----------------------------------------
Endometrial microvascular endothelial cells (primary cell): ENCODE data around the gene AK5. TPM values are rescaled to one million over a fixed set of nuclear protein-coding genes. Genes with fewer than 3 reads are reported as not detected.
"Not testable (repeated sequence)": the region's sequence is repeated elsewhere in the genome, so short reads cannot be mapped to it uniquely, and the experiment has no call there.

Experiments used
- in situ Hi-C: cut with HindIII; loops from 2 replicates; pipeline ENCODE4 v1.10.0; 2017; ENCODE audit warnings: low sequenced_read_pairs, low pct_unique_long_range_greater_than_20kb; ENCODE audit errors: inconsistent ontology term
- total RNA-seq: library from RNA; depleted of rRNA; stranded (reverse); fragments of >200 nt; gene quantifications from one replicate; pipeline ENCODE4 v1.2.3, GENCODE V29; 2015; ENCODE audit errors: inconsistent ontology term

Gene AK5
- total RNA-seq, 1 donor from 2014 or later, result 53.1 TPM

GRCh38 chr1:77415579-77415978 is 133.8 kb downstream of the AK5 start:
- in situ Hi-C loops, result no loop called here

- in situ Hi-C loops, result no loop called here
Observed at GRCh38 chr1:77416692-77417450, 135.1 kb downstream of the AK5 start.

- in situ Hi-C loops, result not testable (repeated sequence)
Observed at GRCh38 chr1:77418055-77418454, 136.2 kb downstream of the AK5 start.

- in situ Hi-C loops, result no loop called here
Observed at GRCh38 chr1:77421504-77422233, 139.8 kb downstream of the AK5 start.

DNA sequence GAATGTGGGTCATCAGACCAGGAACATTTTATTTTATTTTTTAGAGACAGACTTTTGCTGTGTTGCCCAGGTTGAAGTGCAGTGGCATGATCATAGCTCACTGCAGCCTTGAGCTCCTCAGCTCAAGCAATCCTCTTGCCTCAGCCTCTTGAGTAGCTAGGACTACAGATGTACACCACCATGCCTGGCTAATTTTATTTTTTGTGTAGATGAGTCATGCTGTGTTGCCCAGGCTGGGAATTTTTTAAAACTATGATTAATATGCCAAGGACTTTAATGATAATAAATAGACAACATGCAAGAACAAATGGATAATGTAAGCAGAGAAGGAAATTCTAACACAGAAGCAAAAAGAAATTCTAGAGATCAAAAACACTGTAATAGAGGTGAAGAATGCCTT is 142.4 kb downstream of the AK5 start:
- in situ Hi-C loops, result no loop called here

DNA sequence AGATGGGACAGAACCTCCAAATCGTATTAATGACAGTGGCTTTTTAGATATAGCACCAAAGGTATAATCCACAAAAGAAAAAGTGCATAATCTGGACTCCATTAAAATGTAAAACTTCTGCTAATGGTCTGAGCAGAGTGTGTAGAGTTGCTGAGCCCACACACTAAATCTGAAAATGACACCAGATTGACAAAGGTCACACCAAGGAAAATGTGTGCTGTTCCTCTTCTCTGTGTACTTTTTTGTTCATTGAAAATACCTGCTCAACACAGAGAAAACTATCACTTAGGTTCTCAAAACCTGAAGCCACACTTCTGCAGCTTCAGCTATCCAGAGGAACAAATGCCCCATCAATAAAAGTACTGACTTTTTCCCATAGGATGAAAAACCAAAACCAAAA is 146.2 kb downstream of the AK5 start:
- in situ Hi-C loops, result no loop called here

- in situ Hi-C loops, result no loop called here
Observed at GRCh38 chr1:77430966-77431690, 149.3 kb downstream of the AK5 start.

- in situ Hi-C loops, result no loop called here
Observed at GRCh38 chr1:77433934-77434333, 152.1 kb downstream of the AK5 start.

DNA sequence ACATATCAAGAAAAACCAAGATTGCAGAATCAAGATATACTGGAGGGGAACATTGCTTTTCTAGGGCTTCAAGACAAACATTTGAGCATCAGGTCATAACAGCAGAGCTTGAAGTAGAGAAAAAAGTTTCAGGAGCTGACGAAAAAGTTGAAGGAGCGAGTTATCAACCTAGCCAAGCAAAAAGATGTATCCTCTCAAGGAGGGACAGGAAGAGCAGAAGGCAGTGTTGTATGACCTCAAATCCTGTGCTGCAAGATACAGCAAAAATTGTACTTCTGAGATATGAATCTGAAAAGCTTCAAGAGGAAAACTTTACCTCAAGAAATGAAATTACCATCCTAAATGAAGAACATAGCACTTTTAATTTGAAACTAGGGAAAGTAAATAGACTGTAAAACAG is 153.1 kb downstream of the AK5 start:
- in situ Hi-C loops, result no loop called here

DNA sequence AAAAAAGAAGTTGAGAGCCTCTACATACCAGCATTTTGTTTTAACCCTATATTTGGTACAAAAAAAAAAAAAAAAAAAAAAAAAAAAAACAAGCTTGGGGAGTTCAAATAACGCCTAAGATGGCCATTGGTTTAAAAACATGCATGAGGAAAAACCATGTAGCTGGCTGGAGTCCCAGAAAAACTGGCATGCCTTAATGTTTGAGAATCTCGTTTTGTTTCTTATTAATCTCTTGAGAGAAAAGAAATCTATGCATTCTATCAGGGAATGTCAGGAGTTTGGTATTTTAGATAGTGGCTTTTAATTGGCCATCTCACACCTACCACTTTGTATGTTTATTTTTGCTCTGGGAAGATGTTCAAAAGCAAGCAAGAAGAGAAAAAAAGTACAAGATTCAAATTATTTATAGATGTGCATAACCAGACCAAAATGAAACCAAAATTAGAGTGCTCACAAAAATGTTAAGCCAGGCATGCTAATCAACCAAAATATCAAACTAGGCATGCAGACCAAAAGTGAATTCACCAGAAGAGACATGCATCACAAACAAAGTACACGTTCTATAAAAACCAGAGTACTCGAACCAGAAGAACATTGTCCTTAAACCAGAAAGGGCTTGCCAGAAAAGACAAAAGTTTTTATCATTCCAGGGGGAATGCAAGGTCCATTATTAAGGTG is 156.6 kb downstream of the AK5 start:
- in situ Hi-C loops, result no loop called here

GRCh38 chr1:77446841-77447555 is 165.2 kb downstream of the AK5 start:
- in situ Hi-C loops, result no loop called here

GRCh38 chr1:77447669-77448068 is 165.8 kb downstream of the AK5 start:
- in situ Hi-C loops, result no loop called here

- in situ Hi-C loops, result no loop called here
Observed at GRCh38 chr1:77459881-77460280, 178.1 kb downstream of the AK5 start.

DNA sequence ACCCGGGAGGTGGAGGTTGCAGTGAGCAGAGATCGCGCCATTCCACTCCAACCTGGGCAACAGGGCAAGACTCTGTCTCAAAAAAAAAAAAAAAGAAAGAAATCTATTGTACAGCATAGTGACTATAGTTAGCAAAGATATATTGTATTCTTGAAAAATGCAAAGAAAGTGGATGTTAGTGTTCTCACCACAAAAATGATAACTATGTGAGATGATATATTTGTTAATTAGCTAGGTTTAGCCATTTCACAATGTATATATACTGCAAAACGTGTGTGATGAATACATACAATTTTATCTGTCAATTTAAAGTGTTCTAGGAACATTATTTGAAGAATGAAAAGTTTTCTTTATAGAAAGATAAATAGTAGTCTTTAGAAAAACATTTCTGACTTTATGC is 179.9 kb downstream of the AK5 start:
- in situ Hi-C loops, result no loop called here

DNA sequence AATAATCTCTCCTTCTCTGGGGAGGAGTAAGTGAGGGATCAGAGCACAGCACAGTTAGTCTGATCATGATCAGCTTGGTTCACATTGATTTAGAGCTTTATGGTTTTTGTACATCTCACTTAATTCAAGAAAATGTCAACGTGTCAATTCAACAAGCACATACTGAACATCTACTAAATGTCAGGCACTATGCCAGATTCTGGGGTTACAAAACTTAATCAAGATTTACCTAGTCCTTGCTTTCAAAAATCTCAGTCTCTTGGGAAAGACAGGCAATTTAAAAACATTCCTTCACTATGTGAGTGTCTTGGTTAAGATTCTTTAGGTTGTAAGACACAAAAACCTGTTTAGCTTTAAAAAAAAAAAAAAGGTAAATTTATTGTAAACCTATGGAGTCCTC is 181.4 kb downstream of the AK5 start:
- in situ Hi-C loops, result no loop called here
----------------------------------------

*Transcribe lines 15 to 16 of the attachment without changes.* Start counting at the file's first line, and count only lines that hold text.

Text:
Observed at GRCh38 chr1:77421504-77422233, 139.8 kb downstream of the AK5 start.

DNA sequence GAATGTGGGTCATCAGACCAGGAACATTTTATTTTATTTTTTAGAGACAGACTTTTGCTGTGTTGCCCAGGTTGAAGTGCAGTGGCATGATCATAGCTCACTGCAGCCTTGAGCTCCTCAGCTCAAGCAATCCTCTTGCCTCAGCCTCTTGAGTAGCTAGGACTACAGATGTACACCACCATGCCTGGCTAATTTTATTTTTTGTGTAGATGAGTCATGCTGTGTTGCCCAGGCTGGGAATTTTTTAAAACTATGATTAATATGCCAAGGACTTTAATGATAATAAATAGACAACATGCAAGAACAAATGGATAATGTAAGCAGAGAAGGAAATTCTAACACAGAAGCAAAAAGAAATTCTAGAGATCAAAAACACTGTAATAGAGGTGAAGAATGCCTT is 142.4 kb downstream of the AK5 start: